At ZKS other than freedom network (ToR precursor) we had psueudonyms associated with cookie managers. The idea was you create pseudonyms for different purposes to segregate your online linkability.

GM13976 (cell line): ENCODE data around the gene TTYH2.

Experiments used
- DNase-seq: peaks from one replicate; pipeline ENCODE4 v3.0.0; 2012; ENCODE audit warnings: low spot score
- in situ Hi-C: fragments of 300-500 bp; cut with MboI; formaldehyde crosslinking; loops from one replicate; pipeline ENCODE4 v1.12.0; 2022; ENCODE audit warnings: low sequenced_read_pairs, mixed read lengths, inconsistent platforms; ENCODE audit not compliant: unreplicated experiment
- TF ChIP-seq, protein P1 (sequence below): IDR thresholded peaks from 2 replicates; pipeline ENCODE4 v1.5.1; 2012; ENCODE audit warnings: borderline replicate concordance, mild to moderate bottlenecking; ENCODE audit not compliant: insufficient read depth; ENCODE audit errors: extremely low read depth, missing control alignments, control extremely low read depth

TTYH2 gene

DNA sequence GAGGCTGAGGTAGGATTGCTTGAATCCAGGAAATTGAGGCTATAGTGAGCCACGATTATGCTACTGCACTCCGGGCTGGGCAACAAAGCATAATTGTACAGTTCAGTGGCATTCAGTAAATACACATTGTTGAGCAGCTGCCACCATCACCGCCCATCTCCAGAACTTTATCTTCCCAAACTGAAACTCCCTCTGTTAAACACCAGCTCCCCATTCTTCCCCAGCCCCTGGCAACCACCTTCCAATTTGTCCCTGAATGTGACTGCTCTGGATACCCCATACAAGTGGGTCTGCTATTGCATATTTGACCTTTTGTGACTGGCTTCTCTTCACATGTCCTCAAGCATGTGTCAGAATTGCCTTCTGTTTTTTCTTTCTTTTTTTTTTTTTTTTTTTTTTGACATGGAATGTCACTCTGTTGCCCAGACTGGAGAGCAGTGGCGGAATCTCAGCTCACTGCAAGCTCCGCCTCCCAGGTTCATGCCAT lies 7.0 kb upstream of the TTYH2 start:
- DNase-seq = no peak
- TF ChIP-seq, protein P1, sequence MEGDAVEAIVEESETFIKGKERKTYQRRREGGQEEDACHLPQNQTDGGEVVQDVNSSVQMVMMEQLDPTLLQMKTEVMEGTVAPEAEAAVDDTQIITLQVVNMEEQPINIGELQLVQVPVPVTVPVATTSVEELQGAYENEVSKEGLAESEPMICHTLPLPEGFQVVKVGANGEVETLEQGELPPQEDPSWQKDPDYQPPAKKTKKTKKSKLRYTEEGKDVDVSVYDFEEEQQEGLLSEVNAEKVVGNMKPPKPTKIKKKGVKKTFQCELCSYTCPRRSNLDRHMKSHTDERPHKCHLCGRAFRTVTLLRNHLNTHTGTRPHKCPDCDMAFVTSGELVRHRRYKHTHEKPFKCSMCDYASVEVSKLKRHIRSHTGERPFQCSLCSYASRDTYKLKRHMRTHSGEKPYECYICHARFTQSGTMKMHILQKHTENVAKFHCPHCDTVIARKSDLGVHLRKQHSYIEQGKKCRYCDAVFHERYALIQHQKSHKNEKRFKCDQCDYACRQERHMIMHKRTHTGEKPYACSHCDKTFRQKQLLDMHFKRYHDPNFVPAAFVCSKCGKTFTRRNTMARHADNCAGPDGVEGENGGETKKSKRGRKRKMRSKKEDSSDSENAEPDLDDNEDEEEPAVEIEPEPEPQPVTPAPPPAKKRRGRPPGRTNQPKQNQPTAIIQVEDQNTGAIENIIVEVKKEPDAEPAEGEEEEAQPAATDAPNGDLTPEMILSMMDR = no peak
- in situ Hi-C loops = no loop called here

medical casual browsing social media private work true name Seems to me that people are always going to make mistakes with individual keys, even if the feature were there and accidentally link all their coin sources together. I presume people saw the analysis of the slush related 25k BTC theft, even seemingly the thief made possible slips while trying presumably not to: http://anonymity-in-bitcoin.blogspot.com/2011/07/bitcoin-is-not-anonymous.html Does the client have any privacy algorithm (to minimise coin source cross linking) to reach a given payment? eg consider say I use social media, with a screen name; I collect reddit tips etc; I pay them out to others, or use them to buy virtual goods associated with the same purpose. It would be rather useful to help people achieve that, there is already the ability to create addresses, label them. But I think just for the GUI to allow you to control which address the payment is from would be enough, it doesnt seem like such a complicated concept. And if people dont care, they only need create one address. Technically ZKS wasnt anonymous networking like ToR but pseudonymous networking. Multiple wallets for different unlinked purposes would be somewhat analogous to ZKS freedom pseudonymous networking & cookie-jar. Because of the pseudonymity in ZKS misbehavers could be blocked by exit nodes based on pseudonym. Of course they can always create a new pseudonym but then they lose their accumulated reputation. You can even make people pay for pseudonyms, as I recall users got 5 free pseudonyms but had to pay for more. (Though I have to admit the concensus after some years at ZKS was most end users didnt understand what a pseudonym was! They just wanted to be "private" and have the computer magically solve it for them.) If you want to simplify maybe you could consider normal (linked to AML trading accounts, orders for physically delivered goods etc), and "private" analogus to the private browsing mode in various browsers. Maybe beyond 2 is an advanced feature but still available. Adam On Tue, May 07, 2013 at 03:19:50PM +0200, Pieter Wuille wrote: >On Tue, May 07, 2013 at 02:16:41PM +0200, Adam Back wrote: >> Hi >> >> Three minor security/other issues: >> >> 1. please a way to unlock the wallet without displaying wallet password in >> console screen (console unlock wallet, to import priv key); or > >I think the general solution here is providing a feature-reach Python RPC >client, >which can do things like remember passwords, command history/tab completion, >perhaps even batch lookups of compound commands (getblock $(getblockhash X, for >example, ...). The naive RPC client built into bitcoind is not a good fit for >many features, as they can much more efficiently be developed outside of the >core binary, > > >> 2. a button to import a private key (and option to transfer it to another >> key - if you are not the sole controller the private key) > >I'm quite opposed to any per-key fiddling in the GUI. This will inevitably lead >to (even more) people misunderstanding how wallets work and shooting themself >in >the foot. I don't mind an expert mode ("coin control") that enables such >features, >but in general, we should for entire-wallet export and import rather than >individual keys. > >Import & sweep an address is something else, that sounds safe to. > >> 3. a UX way to transfer BTC off a specific adress (eg choose from >> address), rather than having to spend the entire wallet onto a new >> address, just to get BTC off a specific address. Doing it that way has >> problems: creates more network traffic/bigger packets, higher fees (if >> any transactions are young/low confirmation), and generally damages >> privacy as all your funds end up linked. > >This belongs in coin control, IMHO. > >-- >Pieter > ------------------------------------------------------------------------------ Learn Graph Databases - Download FREE O'Reilly Book "Graph Databases" is the definitive new guide to graph databases and their applications. This 200-page book is written by three acclaimed leaders in the field. The early access version is available now. Download your free book today! http://p.sf.net/sfu/neotech_d2d_may _______________________________________________ Bitcoin-development mailing list Bitcoinfirstname.lastname@example.org https://lists.sourceforge.net/lists/listinfo/bitcoin-development